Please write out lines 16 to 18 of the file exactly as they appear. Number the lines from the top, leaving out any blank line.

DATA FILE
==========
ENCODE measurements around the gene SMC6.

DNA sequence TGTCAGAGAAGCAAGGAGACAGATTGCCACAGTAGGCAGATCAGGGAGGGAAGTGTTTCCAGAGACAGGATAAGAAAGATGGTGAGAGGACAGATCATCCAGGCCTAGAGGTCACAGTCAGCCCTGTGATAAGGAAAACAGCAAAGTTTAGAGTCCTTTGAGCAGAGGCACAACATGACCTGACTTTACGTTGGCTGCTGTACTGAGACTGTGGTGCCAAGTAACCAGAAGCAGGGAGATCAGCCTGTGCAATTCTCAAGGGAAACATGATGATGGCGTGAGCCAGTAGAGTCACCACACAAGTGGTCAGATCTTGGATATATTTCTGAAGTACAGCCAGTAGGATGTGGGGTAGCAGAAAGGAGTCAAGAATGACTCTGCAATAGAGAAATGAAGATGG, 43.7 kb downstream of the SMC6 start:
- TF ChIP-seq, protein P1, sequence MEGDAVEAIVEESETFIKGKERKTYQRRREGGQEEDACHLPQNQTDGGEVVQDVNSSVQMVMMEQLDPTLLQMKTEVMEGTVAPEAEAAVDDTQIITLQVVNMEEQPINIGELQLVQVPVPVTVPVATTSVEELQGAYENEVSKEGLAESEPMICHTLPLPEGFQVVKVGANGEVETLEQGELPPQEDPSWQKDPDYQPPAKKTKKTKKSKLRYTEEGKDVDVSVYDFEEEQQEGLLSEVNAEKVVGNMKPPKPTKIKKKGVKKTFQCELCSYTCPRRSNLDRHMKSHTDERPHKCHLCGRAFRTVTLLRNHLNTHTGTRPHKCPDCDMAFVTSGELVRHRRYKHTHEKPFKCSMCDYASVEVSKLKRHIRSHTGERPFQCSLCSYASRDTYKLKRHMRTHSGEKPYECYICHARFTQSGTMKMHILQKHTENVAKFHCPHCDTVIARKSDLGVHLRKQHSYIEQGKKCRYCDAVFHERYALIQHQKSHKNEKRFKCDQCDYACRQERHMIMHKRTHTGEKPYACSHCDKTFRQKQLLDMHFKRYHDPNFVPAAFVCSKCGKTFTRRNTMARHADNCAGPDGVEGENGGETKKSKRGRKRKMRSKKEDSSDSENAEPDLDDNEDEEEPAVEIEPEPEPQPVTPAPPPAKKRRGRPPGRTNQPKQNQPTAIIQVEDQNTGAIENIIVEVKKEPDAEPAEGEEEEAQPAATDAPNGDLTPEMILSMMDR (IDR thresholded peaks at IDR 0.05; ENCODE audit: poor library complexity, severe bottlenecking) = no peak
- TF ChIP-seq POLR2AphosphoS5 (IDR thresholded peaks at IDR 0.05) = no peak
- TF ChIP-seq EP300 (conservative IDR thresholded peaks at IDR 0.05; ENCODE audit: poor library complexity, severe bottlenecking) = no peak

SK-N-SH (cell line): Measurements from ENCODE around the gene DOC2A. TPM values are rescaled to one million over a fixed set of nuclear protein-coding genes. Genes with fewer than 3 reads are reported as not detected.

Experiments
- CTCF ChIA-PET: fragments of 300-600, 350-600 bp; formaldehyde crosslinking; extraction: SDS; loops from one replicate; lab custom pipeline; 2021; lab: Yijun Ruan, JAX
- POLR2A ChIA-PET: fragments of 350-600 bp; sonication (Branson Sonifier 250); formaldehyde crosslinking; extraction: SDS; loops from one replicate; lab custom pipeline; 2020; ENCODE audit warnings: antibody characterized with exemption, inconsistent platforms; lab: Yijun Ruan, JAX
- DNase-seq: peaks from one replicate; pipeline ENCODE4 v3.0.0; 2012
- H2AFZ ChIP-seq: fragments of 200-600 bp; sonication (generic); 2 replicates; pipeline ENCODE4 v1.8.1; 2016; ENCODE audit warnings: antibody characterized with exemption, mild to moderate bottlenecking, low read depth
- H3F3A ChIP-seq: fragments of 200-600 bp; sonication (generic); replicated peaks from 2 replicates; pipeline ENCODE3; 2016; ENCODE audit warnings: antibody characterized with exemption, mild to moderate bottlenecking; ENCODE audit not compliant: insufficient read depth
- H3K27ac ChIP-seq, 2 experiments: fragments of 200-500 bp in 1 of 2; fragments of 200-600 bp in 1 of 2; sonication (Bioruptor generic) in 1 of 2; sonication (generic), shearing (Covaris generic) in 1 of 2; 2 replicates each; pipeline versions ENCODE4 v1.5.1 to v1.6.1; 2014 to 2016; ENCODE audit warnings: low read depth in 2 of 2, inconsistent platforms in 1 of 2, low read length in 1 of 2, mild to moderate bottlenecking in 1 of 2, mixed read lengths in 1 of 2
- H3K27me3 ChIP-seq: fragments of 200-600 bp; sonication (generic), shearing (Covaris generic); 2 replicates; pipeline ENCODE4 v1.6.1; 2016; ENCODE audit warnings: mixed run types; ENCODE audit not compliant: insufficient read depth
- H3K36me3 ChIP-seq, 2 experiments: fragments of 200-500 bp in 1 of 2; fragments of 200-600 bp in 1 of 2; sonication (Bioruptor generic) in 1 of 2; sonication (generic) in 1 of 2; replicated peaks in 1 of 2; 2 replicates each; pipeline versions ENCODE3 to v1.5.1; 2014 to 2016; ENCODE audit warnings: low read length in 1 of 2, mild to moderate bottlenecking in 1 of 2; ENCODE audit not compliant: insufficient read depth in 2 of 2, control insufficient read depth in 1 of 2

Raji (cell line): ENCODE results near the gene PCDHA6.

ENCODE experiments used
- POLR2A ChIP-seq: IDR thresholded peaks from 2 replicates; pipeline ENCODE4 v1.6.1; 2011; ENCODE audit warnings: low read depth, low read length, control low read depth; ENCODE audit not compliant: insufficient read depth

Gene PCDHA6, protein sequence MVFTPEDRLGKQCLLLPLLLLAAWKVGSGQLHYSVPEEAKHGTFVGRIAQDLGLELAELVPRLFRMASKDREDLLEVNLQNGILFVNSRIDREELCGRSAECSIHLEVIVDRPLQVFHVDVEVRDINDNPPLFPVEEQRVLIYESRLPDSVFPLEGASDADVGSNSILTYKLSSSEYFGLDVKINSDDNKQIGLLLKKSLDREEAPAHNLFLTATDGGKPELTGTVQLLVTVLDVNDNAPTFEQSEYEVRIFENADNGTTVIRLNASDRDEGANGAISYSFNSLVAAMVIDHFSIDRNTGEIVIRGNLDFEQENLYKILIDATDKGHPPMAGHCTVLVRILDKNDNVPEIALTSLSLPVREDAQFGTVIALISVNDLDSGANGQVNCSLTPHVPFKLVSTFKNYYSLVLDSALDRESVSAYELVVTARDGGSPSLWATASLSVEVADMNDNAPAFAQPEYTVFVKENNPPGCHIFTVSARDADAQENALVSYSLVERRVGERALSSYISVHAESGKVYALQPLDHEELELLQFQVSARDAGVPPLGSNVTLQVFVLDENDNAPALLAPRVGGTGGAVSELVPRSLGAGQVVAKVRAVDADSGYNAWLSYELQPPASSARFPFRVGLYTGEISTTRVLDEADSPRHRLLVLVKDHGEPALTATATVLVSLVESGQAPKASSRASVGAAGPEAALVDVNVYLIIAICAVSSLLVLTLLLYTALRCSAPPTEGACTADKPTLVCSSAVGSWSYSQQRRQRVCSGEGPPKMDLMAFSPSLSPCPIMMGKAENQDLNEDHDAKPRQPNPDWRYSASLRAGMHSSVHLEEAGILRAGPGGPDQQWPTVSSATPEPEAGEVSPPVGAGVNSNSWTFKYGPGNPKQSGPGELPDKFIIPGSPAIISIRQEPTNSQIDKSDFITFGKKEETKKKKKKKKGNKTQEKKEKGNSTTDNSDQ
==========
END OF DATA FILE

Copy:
Raji (cell line): ENCODE results near the gene PCDHA6.

ENCODE experiments used
- POLR2A ChIP-seq: IDR thresholded peaks from 2 replicates; pipeline ENCODE4 v1.6.1; 2011; ENCODE audit warnings: low read depth, low read length, control low read depth; ENCODE audit not compliant: insufficient read depth